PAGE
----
Researchers and representatives of the academic community recognised that cooperation should be viewed from the perspective of specific research topics. For example, laser research might be an attractive domain for cooperation with Germany or Sweden. In terms of health sciences closer links could be nurtured with Finland and Sweden. Areas of cooperation might be identified by mapping the existing cooperation schemes and their results. Large scale infrastructures like synchrotron radiation facility in Hamburg, as well as the European Spallation Source in Lund were mentioned as particular research infrastructure elements which could facilitate the choice in terms of domain specific cooperation.

One of the conclusions of the workshop was that changes should be implemented in the national research policy fostering researcher’s mobility – starting from reviewing existing measures and then launching new measures that are needed. Secondly, there should be a strategy in place how to increase research excellence. It should be noted that this remark corresponds to the BSN´s plans to draft a limited number of transnational strategies for specific domains of academic excellence.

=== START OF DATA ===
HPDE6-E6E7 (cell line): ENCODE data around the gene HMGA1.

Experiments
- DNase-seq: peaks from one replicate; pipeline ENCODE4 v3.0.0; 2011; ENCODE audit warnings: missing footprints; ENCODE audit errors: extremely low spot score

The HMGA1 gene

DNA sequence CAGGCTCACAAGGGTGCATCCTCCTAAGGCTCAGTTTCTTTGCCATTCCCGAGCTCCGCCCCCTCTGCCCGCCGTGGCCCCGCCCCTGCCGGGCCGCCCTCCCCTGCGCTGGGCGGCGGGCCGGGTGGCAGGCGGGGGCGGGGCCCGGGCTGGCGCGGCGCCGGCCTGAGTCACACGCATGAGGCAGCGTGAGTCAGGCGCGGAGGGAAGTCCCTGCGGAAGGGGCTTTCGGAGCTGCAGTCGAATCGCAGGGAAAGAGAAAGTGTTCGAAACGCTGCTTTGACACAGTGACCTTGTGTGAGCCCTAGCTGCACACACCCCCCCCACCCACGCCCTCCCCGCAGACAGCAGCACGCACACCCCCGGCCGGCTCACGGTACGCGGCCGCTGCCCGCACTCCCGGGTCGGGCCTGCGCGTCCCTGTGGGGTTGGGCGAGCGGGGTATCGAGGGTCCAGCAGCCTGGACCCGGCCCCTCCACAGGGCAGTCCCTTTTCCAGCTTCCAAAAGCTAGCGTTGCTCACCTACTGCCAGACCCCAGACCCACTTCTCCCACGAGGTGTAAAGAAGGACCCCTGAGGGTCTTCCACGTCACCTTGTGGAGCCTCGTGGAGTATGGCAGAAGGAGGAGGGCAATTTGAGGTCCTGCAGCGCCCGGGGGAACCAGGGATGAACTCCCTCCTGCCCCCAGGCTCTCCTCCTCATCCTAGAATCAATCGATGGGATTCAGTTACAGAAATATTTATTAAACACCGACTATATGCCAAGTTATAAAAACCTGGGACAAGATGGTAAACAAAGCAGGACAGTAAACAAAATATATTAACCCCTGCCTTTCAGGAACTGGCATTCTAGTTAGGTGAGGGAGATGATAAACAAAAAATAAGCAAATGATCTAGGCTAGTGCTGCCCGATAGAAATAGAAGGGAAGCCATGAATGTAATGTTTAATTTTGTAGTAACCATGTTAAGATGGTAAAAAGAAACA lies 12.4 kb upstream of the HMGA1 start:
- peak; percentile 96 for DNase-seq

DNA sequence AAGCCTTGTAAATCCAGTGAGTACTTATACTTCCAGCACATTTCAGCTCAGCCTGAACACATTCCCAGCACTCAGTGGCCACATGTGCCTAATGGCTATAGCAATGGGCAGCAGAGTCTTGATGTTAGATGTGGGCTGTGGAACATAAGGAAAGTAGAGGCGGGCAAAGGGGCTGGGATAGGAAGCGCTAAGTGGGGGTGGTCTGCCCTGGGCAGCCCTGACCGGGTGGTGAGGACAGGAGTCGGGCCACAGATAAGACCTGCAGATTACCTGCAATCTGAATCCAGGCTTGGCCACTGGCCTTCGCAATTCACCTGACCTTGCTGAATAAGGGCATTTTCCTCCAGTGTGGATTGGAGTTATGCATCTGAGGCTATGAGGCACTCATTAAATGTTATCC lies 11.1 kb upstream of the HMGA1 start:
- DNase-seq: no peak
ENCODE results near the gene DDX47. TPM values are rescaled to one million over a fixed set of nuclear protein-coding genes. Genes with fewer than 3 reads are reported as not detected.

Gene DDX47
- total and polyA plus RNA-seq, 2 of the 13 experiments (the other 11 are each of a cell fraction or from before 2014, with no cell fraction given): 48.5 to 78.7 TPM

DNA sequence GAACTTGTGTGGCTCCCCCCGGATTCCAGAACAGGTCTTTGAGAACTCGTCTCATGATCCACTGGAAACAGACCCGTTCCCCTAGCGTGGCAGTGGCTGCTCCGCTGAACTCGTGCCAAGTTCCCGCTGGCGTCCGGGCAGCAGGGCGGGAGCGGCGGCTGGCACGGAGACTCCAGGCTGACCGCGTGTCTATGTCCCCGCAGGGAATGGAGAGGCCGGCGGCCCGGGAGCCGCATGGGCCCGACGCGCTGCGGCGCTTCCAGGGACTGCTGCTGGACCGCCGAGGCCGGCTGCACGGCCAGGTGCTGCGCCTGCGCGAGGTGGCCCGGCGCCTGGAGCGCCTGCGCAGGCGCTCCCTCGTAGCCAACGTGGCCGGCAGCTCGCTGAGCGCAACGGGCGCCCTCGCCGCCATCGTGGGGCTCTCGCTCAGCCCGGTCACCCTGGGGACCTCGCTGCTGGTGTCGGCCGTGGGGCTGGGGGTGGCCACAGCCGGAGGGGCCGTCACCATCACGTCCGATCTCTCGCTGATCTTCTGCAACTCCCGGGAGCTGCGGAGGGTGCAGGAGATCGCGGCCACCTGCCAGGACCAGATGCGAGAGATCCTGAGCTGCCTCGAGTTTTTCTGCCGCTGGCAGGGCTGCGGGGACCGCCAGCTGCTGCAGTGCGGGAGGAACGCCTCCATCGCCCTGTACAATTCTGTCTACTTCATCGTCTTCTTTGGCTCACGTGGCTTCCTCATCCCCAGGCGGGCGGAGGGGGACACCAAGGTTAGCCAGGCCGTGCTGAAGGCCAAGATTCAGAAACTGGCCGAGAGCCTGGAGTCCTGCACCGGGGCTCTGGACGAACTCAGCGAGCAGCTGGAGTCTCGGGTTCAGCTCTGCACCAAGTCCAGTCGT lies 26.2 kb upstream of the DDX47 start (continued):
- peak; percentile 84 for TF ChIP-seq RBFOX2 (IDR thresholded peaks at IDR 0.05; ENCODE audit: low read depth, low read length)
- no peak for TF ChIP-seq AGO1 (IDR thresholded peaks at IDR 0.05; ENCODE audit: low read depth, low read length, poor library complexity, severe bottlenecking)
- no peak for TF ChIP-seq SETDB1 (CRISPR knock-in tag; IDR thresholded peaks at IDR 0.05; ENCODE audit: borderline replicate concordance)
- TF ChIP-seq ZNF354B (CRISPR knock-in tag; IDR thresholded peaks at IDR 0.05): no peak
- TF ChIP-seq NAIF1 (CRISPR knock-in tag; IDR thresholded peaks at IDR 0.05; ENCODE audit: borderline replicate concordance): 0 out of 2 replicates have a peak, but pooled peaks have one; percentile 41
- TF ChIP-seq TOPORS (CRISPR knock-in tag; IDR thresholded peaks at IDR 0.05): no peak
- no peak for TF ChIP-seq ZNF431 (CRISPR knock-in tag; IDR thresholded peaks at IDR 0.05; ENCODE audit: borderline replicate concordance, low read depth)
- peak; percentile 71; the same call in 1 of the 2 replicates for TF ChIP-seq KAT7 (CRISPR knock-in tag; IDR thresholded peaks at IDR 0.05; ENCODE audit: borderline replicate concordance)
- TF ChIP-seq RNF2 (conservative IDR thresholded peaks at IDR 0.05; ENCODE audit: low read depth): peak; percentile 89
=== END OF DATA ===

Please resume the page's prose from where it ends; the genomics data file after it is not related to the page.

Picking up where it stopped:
Poland
On 12 December 2016, the University of Gdańsk held the workshop “Challenges´ for researchers´ mobility in the Baltic Sea Region” assembling representatives from the Ministry of Science and Higher Education, scientific institutions, universities (e.g. Gdynia Maritime University), investment and transfer management authorities. The workshop was dedicated to discuss the most optimal ways how to advance the macro-regional science cooperation. The aim was to identify obstacles and challenges related to the current trends of academic and research mobility and to map potential solutions also taking into consideration experience of other BSN´s members.